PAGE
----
The U.S. economy added a whopping 467,000 jobs in January despite a surge in omicron coronavirus cases, according to the Bureau of Statistics’ latest jobs report, showing promising signs of recovery amid the ongoing pandemic and staffing shortages.
Yet much of that growth was driven by men: New research from the National Women’s Law Center shows that over one million men joined the labor force in January, compared to just 39,000 women.
Men have now recouped all of their job losses since the pandemic began, while women are struggling to catch up. There are nearly 1.1 million fewer women in the labor force now compared to February 2020, the NWLC reports.
“This report was not a pleasant surprise,” Jasmine Tucker, the NWLC’s director of research, tells CNBC Make It. “While I was happy to see the boom in hiring, the sharp contrast in men and women working or seeking jobs is baffling and incredibly troubling.”
This gap likely reflects omicron-driven disruptions to school and child care over the past six weeks, as women tend to be the ones to leave their jobs or reduce their hours to look after children. Mothers are more than three times as likely as fathers to take on more housework and child-care responsibilities during the pandemic, according to September’s “Women in the Workplace” report from McKinsey and LeanIn.Org.
Of the 467,000 jobs added to the economy last month, 188,000 (about 40%) went to women. The NWLC estimates that it would take about 10 months of growth at January’s rate, however, for women to recoup all of their pandemic job losses.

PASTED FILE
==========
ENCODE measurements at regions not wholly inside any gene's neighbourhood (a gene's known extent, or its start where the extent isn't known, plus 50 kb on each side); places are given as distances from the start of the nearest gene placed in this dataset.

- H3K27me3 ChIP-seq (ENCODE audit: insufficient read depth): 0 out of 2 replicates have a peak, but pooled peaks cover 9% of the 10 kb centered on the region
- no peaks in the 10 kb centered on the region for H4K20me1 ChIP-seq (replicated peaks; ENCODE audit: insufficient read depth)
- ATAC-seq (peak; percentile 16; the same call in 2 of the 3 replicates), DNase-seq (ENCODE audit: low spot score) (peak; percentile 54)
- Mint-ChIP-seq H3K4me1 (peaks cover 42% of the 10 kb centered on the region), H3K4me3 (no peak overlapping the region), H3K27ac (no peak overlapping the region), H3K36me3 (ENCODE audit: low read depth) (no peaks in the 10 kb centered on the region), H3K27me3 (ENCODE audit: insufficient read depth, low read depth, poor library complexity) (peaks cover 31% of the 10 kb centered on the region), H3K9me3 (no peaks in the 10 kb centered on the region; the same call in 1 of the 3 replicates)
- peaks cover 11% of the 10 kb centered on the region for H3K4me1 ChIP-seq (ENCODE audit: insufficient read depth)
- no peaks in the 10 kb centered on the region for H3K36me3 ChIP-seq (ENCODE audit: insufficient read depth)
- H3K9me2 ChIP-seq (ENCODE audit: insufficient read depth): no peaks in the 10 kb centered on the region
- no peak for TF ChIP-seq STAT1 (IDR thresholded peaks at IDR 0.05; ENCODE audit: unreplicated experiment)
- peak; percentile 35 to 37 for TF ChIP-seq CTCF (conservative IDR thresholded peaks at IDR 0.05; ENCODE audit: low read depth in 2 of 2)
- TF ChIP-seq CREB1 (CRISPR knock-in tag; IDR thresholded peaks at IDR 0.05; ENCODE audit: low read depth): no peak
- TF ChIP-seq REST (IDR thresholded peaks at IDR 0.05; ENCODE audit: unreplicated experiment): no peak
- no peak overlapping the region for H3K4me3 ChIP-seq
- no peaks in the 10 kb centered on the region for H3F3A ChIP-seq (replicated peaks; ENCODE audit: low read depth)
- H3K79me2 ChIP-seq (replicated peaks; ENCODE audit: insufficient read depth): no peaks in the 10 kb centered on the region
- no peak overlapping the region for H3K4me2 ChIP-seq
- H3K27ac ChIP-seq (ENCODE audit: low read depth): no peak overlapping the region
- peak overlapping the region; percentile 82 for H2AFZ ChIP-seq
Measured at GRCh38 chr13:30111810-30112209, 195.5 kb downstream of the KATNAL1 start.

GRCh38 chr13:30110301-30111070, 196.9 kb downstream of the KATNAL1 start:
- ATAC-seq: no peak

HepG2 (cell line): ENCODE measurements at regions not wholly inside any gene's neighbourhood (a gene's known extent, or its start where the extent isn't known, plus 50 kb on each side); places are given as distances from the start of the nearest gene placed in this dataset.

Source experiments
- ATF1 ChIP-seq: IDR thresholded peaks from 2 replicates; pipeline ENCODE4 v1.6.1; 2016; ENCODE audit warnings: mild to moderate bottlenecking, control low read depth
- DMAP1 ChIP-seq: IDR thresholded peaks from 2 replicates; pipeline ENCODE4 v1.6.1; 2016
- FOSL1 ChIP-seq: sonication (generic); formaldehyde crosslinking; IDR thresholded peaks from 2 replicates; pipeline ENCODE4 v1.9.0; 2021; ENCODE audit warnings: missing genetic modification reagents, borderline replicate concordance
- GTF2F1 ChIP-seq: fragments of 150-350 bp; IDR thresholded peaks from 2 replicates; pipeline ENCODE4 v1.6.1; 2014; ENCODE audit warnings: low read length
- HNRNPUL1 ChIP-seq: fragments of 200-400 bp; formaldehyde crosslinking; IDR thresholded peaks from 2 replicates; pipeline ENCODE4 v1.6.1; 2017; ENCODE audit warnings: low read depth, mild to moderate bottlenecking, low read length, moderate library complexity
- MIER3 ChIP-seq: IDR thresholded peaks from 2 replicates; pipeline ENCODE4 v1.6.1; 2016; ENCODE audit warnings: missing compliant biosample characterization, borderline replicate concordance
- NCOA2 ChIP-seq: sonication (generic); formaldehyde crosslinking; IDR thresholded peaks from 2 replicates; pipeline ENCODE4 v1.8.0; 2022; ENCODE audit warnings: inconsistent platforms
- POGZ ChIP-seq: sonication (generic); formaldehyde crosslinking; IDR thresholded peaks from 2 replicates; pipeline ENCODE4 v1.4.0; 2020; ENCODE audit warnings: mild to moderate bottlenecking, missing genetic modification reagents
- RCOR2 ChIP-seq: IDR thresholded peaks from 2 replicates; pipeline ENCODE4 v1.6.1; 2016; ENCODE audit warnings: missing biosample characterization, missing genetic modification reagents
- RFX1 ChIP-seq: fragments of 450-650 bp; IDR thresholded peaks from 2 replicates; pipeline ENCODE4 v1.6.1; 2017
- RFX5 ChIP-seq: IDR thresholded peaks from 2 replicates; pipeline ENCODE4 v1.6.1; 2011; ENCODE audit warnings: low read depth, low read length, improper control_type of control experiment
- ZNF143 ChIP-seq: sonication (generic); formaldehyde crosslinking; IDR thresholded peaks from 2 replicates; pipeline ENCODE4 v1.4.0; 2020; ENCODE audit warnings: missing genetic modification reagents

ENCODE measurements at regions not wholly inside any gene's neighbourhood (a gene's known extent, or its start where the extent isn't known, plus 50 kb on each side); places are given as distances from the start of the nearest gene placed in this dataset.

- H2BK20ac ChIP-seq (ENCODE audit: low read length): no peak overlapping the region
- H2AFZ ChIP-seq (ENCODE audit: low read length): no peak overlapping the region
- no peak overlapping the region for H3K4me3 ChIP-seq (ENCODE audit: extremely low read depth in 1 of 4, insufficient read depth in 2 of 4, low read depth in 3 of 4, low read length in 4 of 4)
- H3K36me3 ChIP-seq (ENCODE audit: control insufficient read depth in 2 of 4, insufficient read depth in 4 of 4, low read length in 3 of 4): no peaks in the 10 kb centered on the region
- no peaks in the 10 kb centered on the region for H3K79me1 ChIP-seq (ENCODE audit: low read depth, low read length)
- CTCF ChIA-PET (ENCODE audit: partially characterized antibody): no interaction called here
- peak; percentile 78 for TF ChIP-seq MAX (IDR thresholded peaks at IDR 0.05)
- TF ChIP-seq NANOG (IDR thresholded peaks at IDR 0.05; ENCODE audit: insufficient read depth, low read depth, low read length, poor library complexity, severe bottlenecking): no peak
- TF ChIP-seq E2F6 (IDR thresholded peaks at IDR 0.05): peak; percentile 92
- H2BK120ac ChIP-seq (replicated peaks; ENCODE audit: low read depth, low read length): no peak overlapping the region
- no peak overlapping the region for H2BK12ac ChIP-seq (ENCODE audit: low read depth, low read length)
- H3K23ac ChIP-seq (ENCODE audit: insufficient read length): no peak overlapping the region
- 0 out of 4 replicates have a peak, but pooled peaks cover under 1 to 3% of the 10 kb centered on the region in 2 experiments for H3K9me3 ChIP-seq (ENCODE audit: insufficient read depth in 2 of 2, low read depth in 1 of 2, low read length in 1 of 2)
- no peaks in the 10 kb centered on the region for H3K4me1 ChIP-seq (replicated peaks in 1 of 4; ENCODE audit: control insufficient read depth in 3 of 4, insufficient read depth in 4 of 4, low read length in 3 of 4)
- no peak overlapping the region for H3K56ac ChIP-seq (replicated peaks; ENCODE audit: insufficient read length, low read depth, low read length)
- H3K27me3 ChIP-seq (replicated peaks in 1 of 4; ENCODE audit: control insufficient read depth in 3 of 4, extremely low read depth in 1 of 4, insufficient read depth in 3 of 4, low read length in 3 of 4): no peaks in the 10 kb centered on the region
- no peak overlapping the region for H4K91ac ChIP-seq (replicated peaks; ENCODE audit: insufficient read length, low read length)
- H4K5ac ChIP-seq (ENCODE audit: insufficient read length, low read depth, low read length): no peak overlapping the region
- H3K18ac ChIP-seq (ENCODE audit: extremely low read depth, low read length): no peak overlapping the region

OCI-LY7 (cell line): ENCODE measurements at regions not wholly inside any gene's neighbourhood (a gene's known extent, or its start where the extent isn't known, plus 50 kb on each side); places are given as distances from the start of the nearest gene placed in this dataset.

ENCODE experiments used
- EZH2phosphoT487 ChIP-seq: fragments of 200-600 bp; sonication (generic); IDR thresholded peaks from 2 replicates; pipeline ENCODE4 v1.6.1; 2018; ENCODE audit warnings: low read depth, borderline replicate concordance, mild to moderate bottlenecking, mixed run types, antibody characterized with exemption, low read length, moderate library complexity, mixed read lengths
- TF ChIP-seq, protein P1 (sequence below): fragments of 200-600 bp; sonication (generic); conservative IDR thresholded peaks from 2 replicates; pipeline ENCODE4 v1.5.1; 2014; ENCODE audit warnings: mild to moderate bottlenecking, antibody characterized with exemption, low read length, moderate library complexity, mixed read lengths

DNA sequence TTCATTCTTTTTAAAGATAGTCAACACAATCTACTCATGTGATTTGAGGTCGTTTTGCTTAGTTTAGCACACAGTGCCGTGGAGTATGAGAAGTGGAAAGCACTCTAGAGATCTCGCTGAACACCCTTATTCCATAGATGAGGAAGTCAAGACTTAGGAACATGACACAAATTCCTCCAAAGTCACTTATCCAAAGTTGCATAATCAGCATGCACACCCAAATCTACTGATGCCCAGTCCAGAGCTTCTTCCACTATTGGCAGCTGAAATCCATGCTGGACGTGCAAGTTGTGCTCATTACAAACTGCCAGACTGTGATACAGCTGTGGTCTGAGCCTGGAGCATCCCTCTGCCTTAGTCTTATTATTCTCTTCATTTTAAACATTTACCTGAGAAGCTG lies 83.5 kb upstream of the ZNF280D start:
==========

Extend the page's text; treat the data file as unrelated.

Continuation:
Retail trade and leisure and hospitality saw significant job gains last month, adding 61,400 and 151,000 new positions, respectively. Women only gained 52,000 jobs in leisure and hospitality, or about 34%, but took 45,000, or about 73%, of the jobs added in retail trade. Women lost 17,000 jobs in the education and health services sector, while men gained 29,000.
“It’s clear from these numbers that child-care and school closures have hardly impacted men,” Tucker says. “Women are shouldering the impact of these disruptions, and it’s leading to a huge disparity in their ability to work.”
Two groups experienced a drop in unemployment last month: Black women (6.2% to 5.8%) and Asian women (3.3% to 3.2%), while the unemployment rates for white and Latina women remained unchanged at 3.1% and 4.9%.
While it’s difficult to predict when in-person child care and school will resume full-time, hiring managers can help mitigate some of the obstacles keeping women from working.
Julie Vogtman, the director of job quality and senior counsel at the National Women’s Law Center, told CNBC Make It last month that offering employees higher wages and more paid time off would be a great start – but flexible work schedules could be a “game-changer” for keeping women in the workforce, and enticing more to return, she said, as it could help them better manage caregiving responsibilities.
Otherwise, Tucker notes, “women are going to continue to bear the brunt of pandemic job losses.” She continues: “I would hope that almost two years into this crisis, we would be closer to where we were pre-pandemic – we want women to recoup their losses just like men have at this point, but that’s not happening, and that’s a real crisis.”
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